Heating plastics: Forming and deep-drawing thermoplastics (thermoforming)

Whether interiors or car body components, beverage bottles or functional films in shoes - plastics accompany us in everyday life. In addition to injection moulding for the production of plastic products, forming processes are often used. Here, the thermoplastic is heated to glass transition temperature and then formed.

Infrared radiation as an optimal heat source for heating plastics

In industrial series production, energy efficiency and process stability play a decisive role alongside high throughput. In deep drawing and forming, preheating is an energy-intensive production step. Due to their high power density and direct energy input, infrared radiators guarantee a powerful and at the same time efficient heat source. In addition to temperature increases of 100 K/s, infrared emitters have a short reaction time of up to 1 second for switch-on and switch-off processes. In conjunction with non-contact temperature measurement by means of a pyrometer, infrared systems enable precise temperature control as well as a safe and monitored heating process.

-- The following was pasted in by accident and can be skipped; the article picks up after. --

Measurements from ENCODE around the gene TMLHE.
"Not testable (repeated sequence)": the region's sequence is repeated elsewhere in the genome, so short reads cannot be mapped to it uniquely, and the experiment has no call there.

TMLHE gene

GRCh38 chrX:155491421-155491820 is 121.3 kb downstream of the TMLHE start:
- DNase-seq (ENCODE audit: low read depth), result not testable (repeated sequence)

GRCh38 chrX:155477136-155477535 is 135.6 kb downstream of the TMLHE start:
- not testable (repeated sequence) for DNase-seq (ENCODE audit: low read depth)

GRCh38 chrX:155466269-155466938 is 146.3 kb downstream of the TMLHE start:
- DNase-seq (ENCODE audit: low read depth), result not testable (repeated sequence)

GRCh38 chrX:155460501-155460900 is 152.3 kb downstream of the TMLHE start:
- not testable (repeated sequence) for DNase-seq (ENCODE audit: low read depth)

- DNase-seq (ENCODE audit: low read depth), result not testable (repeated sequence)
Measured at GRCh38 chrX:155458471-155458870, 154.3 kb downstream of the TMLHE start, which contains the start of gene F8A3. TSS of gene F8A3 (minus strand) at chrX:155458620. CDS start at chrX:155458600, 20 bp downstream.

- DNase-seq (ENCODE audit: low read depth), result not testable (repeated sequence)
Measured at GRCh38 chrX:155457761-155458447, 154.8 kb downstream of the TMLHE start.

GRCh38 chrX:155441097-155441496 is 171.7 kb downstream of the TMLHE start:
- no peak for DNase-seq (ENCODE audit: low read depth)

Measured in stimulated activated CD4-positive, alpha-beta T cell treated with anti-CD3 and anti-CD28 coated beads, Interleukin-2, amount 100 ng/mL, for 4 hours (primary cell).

Heating plastic films for forming: What should be considered when heating plastic?

For the forming of thermoplastics (thermoforming, plastic deep-drawing), the product must be heated to the respective glass transition temperature. Decisive factors in the heating of plastics are temperature homogeneity and sufficient heat penetration, whereby overheating of the semi-finished products should be excluded. Pyrometers are used for non-contact temperature measurement of the plastic sheets or plastic films. Process reliability is ensured by automation and control.

Materials: PE; PA; PP; PS; PET; ABS; PVC
Applications: e.g. packaging in the food industry, components for the automotive and electrical industries, window profiles and pipes in the construction industry.

The advantages of plastic thermoforming with infrared in an overview

  • impressive power density and thus:
    • Fast heating processes
    • Increase in throughput
    • Reduction of the required production space
  • High process reliability via direct temperature control of the infrared emitters
  • Contactless heating of the plastic
  • Short reaction times, immediate operational readiness or process stop
  • Switching on and off of individual emitters for different belt widths or component sizes
  • Low heat losses → Efficient heating
  • Uncomplicated operation of the automated process
  • Linking of the heating process with upstream and downstream processes